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      Database resources of the National Center for Biotechnology Information

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          Abstract

          In addition to maintaining the GenBank® nucleic acid sequence database, the National Center for Biotechnology Information (NCBI) provides analysis and retrieval resources for the data in GenBank and other biological data made available through the NCBI web site. NCBI resources include Entrez, the Entrez Programming Utilities, MyNCBI, PubMed, PubMed Central, Entrez Gene, the NCBI Taxonomy Browser, BLAST, BLAST Link (BLink), Electronic PCR, OrfFinder, Spidey, Splign, RefSeq, UniGene, HomoloGene, ProtEST, dbMHC, dbSNP, Cancer Chromosomes, Entrez Genomes and related tools, the Map Viewer, Model Maker, Evidence Viewer, Clusters of Orthologous Groups (COGs), Retroviral Genotyping Tools, HIV-1/Human Protein Interaction Database, Gene Expression Omnibus (GEO), Entrez Probe, GENSAT, Online Mendelian Inheritance in Man (OMIM), Online Mendelian Inheritance in Animals (OMIA), the Molecular Modeling Database (MMDB), the Conserved Domain Database (CDD), the Conserved Domain Architecture Retrieval Tool (CDART) and the PubChem suite of small molecule databases. Augmenting many of the web applications is custom implementation of the BLAST program optimized to search specialized data sets. All of the resources can be accessed through the NCBI home page at www.ncbi.nlm.nih.gov.

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          Most cited references 38

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          Pfam: clans, web tools and services

          Pfam is a database of protein families that currently contains 7973 entries (release 18.0). A recent development in Pfam has enabled the grouping of related families into clans. Pfam clans are described in detail, together with the new associated web pages. Improvements to the range of Pfam web tools and the first set of Pfam web services that allow programmatic access to the database and associated tools are also presented. Pfam is available on the web in the UK (), the USA (), France () and Sweden ().
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            A gene expression atlas of the central nervous system based on bacterial artificial chromosomes.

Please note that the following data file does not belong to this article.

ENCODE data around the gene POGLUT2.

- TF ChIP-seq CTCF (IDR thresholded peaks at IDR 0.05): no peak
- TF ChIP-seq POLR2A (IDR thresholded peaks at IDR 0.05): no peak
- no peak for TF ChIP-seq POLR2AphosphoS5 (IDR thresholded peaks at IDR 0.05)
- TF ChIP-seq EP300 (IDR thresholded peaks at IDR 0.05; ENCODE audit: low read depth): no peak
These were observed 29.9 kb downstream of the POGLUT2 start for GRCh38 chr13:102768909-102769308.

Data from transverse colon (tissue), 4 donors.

The mammalian central nervous system (CNS) contains a remarkable array of neural cells, each with a complex pattern of connections that together generate perceptions and higher brain functions. Here we describe a large-scale screen to create an atlas of CNS gene expression at the cellular level, and to provide a library of verified bacterial artificial chromosome (BAC) vectors and transgenic mouse lines that offer experimental access to CNS regions, cell classes and pathways. We illustrate the use of this atlas to derive novel insights into gene function in neural cells, and into principal steps of CNS development. The atlas, library of BAC vectors and BAC transgenic mice generated in this screen provide a rich resource that allows a broad array of investigations not previously available to the neuroscience community.
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              BLAST 2 Sequences, a new tool for comparing protein and nucleotide sequences.

              'BLAST 2 Sequences', a new BLAST-based tool for aligning two protein or nucleotide sequences, is described. While the standard BLAST program is widely used to search for homologous sequences in nucleotide and protein databases, one often needs to compare only two sequences that are already known to be homologous, coming from related species or, e.g. different isolates of the same virus. In such cases searching the entire database would be unnecessarily time-consuming. 'BLAST 2 Sequences' utilizes the BLAST algorithm for pairwise DNA-DNA or protein-protein sequence comparison. A World Wide Web version of the program can be used interactively at the NCBI WWW site (http://www.ncbi.nlm.nih.gov/gorf/bl2.++ +html). The resulting alignments are presented in both graphical and text form. The variants of the program for PC (Windows), Mac and several UNIX-based platforms can be downloaded from the NCBI FTP site (ftp://ncbi.nlm.nih.gov).
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                Author and article information

                Journal
                Nucleic Acids Res
                Nucleic Acids Res
                nar
                nar
                Nucleic Acids Research
                Oxford University Press
                0305-1048
                1362-4962
                January 2009
                January 2009
                21 October 2008
                21 October 2008
                : 37
                : Database issue , Database issue
                : D5-D15
                Affiliations
                National Center for Biotechnology Information, National Library of Medicine, National Institutes of Health, Building 38A, 8600 Rockville Pike, Bethesda, MD 20894, USA
                Author notes
                *To whom correspondence should be addressed. Tel: +1 301 496 2475; Fax: +1 301 480 9241; Email: sayers@ 123456ncbi.nlm.nih.gov
                Article
                gkn741
                10.1093/nar/gkn741
                2686545
                18940862
                © Published by Oxford University Press (2008)

                This is an Open Access article distributed under the terms of the Creative Commons Attribution Non-Commercial License ( http://creativecommons.org/licenses/by-nc/2.0/uk/) which permits unrestricted non-commercial use, distribution, and reproduction in any medium, provided the original work is properly cited.

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                Genetics

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